Once done with step 8, continue onto step 9.
Step 9: Apply Lotion or Soap
Begin to evenly spread a very thin layer of soap or lotion (not too much) over the leather in circular motions using your fingers. How long you apply this is up to your discretion, but it’s usually best not to do more than 5-10 minutes so that you don’t melt away any oils that have penetrated already. How much soap/lotion you use will depend on how large your piece is and how deep the dye is.
Tip: If working with a more significant piece, it’s beneficial to mix what oil and water you’ll need into separate bowls and then dip your brush into each one separately before painting each area. This helps control precisely how much oil vs. water gets applied and cuts down on waste.
Step 10: Clean Up & Dry Off
Once you’re finished wiping off excess water/oil, let the leather dry (usually overnight). How long it takes is up to your discretion; I typically do around 2-3 hours per coat. If using an oil dye for this step, you can try using a blow dryer on its lowest setting to speed things up but be careful not to melt anything! These steps will help in How to Soften Veg Tan Leather.
Caring for Your Vegetable-tanned Leather
Vegetable-tanned leather is the best quality natural leather you will find – it’s thick, heavy, durable, and very stiff. Some people love this feeling of “raw” leather, but it can be challenging to use if you are new to working with leather. Like any new material, vegetable-tanned leather requires breaking in. I don’t recommend buying new products made of vegetable tanned leather because they’re often already broken in, making them appear stiffer than necessary, making them harder to break in yourself.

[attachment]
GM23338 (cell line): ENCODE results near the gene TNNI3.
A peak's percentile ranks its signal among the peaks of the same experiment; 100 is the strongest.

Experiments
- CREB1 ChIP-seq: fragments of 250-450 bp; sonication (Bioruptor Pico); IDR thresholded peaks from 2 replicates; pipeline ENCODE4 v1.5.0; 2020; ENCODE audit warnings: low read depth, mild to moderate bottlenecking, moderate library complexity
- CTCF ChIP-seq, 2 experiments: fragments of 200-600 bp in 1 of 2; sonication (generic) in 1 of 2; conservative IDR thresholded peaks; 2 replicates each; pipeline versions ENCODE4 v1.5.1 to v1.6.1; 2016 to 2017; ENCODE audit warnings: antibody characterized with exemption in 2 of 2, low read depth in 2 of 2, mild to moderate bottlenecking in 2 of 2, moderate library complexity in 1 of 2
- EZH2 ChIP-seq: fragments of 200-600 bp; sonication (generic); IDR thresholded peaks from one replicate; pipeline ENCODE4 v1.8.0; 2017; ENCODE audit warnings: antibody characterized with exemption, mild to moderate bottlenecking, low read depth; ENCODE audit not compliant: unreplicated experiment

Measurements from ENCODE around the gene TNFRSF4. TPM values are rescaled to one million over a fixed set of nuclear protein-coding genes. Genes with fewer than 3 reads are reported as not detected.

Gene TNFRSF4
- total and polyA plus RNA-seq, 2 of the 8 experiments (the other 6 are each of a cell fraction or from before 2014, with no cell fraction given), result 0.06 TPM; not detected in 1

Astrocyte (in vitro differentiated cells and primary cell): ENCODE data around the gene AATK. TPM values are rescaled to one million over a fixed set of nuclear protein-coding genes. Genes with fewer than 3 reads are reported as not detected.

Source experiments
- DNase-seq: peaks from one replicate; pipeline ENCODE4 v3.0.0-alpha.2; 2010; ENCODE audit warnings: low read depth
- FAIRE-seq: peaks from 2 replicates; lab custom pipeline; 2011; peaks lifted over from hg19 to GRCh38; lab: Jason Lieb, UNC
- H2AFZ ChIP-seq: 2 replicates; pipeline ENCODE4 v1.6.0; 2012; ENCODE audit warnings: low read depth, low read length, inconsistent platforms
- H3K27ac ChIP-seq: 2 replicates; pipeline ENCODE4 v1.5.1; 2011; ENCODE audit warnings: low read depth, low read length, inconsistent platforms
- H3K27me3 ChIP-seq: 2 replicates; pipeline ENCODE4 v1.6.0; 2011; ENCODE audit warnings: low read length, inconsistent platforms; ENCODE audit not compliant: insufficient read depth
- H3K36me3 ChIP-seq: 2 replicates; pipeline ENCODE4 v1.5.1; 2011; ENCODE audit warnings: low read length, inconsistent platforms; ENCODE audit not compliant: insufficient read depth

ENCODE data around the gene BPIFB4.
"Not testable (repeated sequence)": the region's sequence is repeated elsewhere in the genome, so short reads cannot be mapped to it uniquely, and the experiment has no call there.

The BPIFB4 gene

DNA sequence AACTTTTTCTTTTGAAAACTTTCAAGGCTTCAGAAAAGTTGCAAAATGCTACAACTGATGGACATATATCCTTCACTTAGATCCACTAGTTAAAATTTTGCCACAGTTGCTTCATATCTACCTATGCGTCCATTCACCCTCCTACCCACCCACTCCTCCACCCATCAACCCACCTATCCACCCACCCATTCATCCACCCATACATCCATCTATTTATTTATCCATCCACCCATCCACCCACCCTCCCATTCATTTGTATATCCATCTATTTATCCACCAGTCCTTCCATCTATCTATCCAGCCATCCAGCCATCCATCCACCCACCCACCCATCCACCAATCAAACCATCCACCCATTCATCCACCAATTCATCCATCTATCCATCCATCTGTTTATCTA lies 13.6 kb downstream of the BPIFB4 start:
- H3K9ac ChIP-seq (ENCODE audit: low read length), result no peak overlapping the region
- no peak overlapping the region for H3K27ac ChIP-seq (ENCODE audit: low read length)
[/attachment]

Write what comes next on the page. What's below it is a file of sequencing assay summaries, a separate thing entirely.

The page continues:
The first step of breaking in your vegetable-tanned leather goods is softening them up by applying a conditioner or moisturizer that allows the fibers to become more pliable and malleable. The color on vegetable-tanned leather is an outside treatment that harsh or abrasive products can remove. There are many conditioners with varying effects, so experiment to find the best fit for you.
There are three different conditioners you can use on vegetable-tanned leather: oil, glycerin, and wax. Each one will leave a slightly different finish, so it’s important to know what look you want before applying your conditioner.
Oil Conditioner – Vegetable-tanned leather absorbs oils faster than other types but won’t leave your leather feeling oily since most oils evaporate after application. Oiling gives a nice glossy sheen while conditioning the leather fibers, making them pliable. After the oil has been absorbed, wipe excess with a clean cloth to remove any excess shine. Oiling vegetable-tanned leather darkens the color slightly but enhances it by removing leftover dye particles, making colors look dull or faded.